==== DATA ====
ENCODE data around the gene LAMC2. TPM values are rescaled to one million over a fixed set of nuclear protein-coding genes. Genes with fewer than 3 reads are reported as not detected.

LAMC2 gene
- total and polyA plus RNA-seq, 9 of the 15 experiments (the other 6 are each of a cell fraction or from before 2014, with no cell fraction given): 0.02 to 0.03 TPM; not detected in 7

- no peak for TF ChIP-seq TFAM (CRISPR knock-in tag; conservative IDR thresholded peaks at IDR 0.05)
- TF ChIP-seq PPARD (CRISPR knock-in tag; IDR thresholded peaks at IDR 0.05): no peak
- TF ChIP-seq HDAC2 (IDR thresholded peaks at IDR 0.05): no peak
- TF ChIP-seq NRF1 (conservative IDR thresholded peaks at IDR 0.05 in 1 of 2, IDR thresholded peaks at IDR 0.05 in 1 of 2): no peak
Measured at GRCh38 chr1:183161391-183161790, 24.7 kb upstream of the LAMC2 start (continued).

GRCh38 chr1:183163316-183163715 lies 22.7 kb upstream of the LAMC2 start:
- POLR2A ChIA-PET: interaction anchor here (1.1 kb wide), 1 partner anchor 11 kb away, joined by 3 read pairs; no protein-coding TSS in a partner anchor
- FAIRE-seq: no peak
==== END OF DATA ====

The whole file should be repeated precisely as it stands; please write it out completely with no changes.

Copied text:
ENCODE data around the gene LAMC2. TPM values are rescaled to one million over a fixed set of nuclear protein-coding genes. Genes with fewer than 3 reads are reported as not detected.

LAMC2 gene
- total and polyA plus RNA-seq, 9 of the 15 experiments (the other 6 are each of a cell fraction or from before 2014, with no cell fraction given): 0.02 to 0.03 TPM; not detected in 7

- no peak for TF ChIP-seq TFAM (CRISPR knock-in tag; conservative IDR thresholded peaks at IDR 0.05)
- TF ChIP-seq PPARD (CRISPR knock-in tag; IDR thresholded peaks at IDR 0.05): no peak
- TF ChIP-seq HDAC2 (IDR thresholded peaks at IDR 0.05): no peak
- TF ChIP-seq NRF1 (conservative IDR thresholded peaks at IDR 0.05 in 1 of 2, IDR thresholded peaks at IDR 0.05 in 1 of 2): no peak
Measured at GRCh38 chr1:183161391-183161790, 24.7 kb upstream of the LAMC2 start (continued).

GRCh38 chr1:183163316-183163715 lies 22.7 kb upstream of the LAMC2 start:
- POLR2A ChIA-PET: interaction anchor here (1.1 kb wide), 1 partner anchor 11 kb away, joined by 3 read pairs; no protein-coding TSS in a partner anchor
- FAIRE-seq: no peak